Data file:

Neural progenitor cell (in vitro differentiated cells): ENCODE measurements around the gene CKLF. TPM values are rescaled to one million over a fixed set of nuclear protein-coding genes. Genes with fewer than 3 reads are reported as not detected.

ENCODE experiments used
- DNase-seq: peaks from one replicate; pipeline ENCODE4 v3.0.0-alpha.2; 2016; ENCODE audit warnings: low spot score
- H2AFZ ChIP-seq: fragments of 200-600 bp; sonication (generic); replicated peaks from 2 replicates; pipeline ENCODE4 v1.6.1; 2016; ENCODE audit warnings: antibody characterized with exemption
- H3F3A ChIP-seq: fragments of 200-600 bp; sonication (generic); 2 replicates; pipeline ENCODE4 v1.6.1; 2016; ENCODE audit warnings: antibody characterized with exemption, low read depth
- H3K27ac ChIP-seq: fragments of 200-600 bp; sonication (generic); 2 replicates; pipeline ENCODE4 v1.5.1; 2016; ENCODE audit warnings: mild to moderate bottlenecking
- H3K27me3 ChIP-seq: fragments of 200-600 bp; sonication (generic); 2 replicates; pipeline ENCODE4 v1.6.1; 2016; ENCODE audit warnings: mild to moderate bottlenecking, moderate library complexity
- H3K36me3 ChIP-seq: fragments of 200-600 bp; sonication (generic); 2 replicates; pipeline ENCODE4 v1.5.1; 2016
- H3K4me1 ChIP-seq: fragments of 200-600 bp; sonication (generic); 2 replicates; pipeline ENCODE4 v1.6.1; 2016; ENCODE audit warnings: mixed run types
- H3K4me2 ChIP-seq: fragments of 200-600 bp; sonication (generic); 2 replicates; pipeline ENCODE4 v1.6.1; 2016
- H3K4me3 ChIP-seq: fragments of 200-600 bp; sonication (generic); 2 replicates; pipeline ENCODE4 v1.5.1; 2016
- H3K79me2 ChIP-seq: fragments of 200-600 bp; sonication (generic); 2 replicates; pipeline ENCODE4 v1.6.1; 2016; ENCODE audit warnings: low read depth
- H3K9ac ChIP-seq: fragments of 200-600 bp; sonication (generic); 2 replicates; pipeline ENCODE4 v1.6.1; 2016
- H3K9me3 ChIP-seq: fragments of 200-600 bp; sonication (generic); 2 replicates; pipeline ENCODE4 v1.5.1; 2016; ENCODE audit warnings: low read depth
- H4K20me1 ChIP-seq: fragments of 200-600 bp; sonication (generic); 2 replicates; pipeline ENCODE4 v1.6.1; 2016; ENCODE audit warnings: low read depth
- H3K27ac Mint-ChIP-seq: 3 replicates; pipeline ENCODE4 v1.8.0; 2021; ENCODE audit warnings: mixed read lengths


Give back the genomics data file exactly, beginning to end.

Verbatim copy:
Neural progenitor cell (in vitro differentiated cells): ENCODE measurements around the gene CKLF. TPM values are rescaled to one million over a fixed set of nuclear protein-coding genes. Genes with fewer than 3 reads are reported as not detected.

ENCODE experiments used
- DNase-seq: peaks from one replicate; pipeline ENCODE4 v3.0.0-alpha.2; 2016; ENCODE audit warnings: low spot score
- H2AFZ ChIP-seq: fragments of 200-600 bp; sonication (generic); replicated peaks from 2 replicates; pipeline ENCODE4 v1.6.1; 2016; ENCODE audit warnings: antibody characterized with exemption
- H3F3A ChIP-seq: fragments of 200-600 bp; sonication (generic); 2 replicates; pipeline ENCODE4 v1.6.1; 2016; ENCODE audit warnings: antibody characterized with exemption, low read depth
- H3K27ac ChIP-seq: fragments of 200-600 bp; sonication (generic); 2 replicates; pipeline ENCODE4 v1.5.1; 2016; ENCODE audit warnings: mild to moderate bottlenecking
- H3K27me3 ChIP-seq: fragments of 200-600 bp; sonication (generic); 2 replicates; pipeline ENCODE4 v1.6.1; 2016; ENCODE audit warnings: mild to moderate bottlenecking, moderate library complexity
- H3K36me3 ChIP-seq: fragments of 200-600 bp; sonication (generic); 2 replicates; pipeline ENCODE4 v1.5.1; 2016
- H3K4me1 ChIP-seq: fragments of 200-600 bp; sonication (generic); 2 replicates; pipeline ENCODE4 v1.6.1; 2016; ENCODE audit warnings: mixed run types
- H3K4me2 ChIP-seq: fragments of 200-600 bp; sonication (generic); 2 replicates; pipeline ENCODE4 v1.6.1; 2016
- H3K4me3 ChIP-seq: fragments of 200-600 bp; sonication (generic); 2 replicates; pipeline ENCODE4 v1.5.1; 2016
- H3K79me2 ChIP-seq: fragments of 200-600 bp; sonication (generic); 2 replicates; pipeline ENCODE4 v1.6.1; 2016; ENCODE audit warnings: low read depth
- H3K9ac ChIP-seq: fragments of 200-600 bp; sonication (generic); 2 replicates; pipeline ENCODE4 v1.6.1; 2016
- H3K9me3 ChIP-seq: fragments of 200-600 bp; sonication (generic); 2 replicates; pipeline ENCODE4 v1.5.1; 2016; ENCODE audit warnings: low read depth
- H4K20me1 ChIP-seq: fragments of 200-600 bp; sonication (generic); 2 replicates; pipeline ENCODE4 v1.6.1; 2016; ENCODE audit warnings: low read depth
- H3K27ac Mint-ChIP-seq: 3 replicates; pipeline ENCODE4 v1.8.0; 2021; ENCODE audit warnings: mixed read lengths